The former Playboy model and Baywatch star said feminism can go “too far” and that her mother had taught her not to go to hotels with strangers.
“I think this feminism can go too far,” the 51-year-old told 60 Minutes. “I’m a feminist, but I think that this third wave of feminism is a bore. I think it paralyses men.”
Anderson, who has criticised the movement before, added: “I think that this #MeToo movement is a bit too much for me. I’m sorry, I’ll probably get killed for saying that … but my mother taught me, don’t go to a hotel with a stranger.”
The #MeToo movement against sexual harassment and assault exploded last autumn after a series of sexual misconduct allegations were made against powerful men in Hollywood and a slew of other industries.
Anderson also addressed her relationship with Julian Assange – the WikiLeaks founder who is currently holed up in the Ecuadorian embassy in London under threat of extradition to America to face potential espionage charges.
Anderson, who was interviewed from her home in the south of France, called on Australian prime minister Scott Morrison to use his power to bring Assange, who is an Australian citizen, back to his homeland.
“Ok, well Scott, get Julian his passport back and take him back to Australia and be proud of him,” Anderson said.
Discussing her relationship with Assange, she said: “I feel closer to him I think than a lot of people have gotten to him. He trusts me.”
Asked to describe “what sort of relationship” it is, she said: “We like to call it a romantic struggle.”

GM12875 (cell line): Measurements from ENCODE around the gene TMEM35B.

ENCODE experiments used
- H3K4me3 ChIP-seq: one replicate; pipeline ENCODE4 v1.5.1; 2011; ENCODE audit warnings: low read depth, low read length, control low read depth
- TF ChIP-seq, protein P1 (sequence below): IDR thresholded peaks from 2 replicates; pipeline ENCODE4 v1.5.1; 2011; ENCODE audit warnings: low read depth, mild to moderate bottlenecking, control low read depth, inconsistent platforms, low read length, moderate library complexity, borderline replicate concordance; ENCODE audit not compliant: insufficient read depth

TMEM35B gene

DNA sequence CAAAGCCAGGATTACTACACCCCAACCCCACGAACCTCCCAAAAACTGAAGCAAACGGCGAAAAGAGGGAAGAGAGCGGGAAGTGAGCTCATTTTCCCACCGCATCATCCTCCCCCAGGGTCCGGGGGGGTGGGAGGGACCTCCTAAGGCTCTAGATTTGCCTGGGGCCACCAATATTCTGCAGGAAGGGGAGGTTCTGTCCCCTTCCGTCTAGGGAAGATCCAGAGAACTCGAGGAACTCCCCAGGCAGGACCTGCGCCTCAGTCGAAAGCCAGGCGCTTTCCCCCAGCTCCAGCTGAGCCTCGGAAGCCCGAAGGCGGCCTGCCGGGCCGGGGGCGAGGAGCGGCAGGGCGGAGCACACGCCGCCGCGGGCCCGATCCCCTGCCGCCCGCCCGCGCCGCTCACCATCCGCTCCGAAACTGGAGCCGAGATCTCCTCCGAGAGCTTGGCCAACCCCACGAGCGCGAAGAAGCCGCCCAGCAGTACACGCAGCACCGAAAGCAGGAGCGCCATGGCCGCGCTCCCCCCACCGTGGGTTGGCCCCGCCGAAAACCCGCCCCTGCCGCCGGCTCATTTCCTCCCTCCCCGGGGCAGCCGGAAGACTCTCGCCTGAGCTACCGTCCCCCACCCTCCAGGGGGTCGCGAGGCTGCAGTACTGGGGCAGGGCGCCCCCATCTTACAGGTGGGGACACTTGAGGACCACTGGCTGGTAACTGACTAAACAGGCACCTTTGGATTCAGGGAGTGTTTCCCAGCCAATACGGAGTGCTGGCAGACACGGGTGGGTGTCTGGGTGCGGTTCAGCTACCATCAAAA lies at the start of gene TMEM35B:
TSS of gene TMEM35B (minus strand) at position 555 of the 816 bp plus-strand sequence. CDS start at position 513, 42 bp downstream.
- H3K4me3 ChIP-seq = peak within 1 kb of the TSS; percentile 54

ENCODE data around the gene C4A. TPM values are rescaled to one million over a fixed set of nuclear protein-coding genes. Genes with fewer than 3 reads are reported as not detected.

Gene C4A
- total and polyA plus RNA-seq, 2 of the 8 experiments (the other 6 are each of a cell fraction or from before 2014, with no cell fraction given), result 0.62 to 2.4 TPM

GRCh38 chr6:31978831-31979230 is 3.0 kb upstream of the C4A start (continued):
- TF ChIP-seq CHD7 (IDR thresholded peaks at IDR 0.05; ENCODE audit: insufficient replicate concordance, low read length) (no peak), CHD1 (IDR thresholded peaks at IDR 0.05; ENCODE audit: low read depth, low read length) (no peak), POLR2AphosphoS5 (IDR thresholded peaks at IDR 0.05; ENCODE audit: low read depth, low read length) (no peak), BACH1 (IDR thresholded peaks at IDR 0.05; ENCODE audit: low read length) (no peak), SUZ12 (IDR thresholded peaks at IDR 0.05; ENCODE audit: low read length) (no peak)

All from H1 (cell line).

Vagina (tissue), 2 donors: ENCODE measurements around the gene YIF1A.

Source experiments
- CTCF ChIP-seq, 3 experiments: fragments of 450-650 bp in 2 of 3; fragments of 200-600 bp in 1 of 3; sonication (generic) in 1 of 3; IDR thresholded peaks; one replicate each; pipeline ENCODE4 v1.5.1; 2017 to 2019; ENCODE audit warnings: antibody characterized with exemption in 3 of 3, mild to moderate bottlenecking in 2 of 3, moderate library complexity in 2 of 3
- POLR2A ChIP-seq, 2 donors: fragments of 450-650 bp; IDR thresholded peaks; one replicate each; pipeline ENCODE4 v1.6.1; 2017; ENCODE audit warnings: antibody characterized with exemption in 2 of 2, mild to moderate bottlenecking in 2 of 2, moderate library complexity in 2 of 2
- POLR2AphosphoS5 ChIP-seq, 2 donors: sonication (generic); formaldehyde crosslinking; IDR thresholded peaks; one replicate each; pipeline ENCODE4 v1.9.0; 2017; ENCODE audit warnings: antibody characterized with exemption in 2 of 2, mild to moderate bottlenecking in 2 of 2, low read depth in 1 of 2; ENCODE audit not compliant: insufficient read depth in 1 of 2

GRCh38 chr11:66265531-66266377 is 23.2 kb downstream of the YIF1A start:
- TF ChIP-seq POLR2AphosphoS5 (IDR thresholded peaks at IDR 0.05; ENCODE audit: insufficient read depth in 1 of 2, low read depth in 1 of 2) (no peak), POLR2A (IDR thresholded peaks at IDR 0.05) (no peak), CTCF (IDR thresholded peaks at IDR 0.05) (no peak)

In December last year, Anderson said the woman who accused Harvey Weinstein of sexual assault should have “known what they were getting into”.
Anderson discussed her own personal experience with abuse – saying she was not surprised by the allegations made against the Hollywood mogul.
“No,” she said. “It was common knowledge that certain producers or certain people in Hollywood were people to avoid, privately. You know what you’re getting into if you’re going into a hotel room, alone.”
Kelly then pointed out that many of the meetings were set up by agents, to which Anderson said that was “not a good excuse”.
“Then go with them,” she continued. “That’s what they should have done. Sent somebody with them. I just think there are easy ways to remedy that. That’s not a good excuse.”
Anderson also called Weinstein “intimidating” during the interview, while talking about her own experiences in Hollywood, saying she has been offered money, homes, cars and roles in movies from men that she has turned down in the past.
Anderson responded to the criticism she received for her comments about Weinstein in an Instagram post. She said: “Backlash is good – I like this. My position is not ‘problematic’ because it doesn’t fall in line with the common herd or trend. I’m trying to tell women as a survivor of childhood abuse myself – it is important to be proactive as an adult who knows better – in defending themselves.”
Anderson has reinvented herself as a political agitator and outspoken voice in recent years. Her issues include everything from warning that porn addiction is leading to sexual violence against women and child abuse to publicly rebuking Donald Trump’s “pussy-grabbing” comments to her campaign against the use of fur with People for the Ethical Treatment of Animals (Peta).
Anderson first turned her attention to political causes over 20 years ago on a Baywatch promotional tour when she wrote a letter to Peta.
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